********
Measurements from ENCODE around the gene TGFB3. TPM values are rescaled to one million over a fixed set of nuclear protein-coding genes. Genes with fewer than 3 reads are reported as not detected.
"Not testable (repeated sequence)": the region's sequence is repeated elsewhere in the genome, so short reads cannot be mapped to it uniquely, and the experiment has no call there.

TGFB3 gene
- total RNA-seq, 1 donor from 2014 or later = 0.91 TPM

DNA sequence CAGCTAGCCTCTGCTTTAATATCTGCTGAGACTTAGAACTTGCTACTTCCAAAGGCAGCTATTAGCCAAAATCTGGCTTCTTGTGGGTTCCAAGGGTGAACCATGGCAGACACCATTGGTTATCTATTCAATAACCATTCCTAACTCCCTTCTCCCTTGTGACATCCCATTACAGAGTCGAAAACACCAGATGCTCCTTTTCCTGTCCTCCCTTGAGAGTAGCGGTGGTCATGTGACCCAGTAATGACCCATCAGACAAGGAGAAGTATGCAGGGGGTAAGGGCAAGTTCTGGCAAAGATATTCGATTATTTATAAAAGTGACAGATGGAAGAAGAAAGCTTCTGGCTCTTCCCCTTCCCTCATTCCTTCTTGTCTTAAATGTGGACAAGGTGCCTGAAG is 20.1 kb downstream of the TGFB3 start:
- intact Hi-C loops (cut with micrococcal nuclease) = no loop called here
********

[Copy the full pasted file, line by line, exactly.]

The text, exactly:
Measurements from ENCODE around the gene TGFB3. TPM values are rescaled to one million over a fixed set of nuclear protein-coding genes. Genes with fewer than 3 reads are reported as not detected.
"Not testable (repeated sequence)": the region's sequence is repeated elsewhere in the genome, so short reads cannot be mapped to it uniquely, and the experiment has no call there.

TGFB3 gene
- total RNA-seq, 1 donor from 2014 or later = 0.91 TPM

DNA sequence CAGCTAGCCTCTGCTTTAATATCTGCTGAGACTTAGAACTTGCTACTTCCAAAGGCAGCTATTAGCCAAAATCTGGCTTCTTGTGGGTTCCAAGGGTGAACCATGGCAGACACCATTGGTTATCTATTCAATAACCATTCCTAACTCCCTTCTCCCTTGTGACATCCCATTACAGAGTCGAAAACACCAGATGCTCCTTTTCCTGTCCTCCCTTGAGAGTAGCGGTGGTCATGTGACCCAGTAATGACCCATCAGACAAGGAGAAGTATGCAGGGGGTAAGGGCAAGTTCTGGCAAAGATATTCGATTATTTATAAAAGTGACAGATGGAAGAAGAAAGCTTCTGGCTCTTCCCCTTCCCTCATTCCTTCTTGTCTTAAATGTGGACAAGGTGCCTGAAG is 20.1 kb downstream of the TGFB3 start:
- intact Hi-C loops (cut with micrococcal nuclease) = no loop called here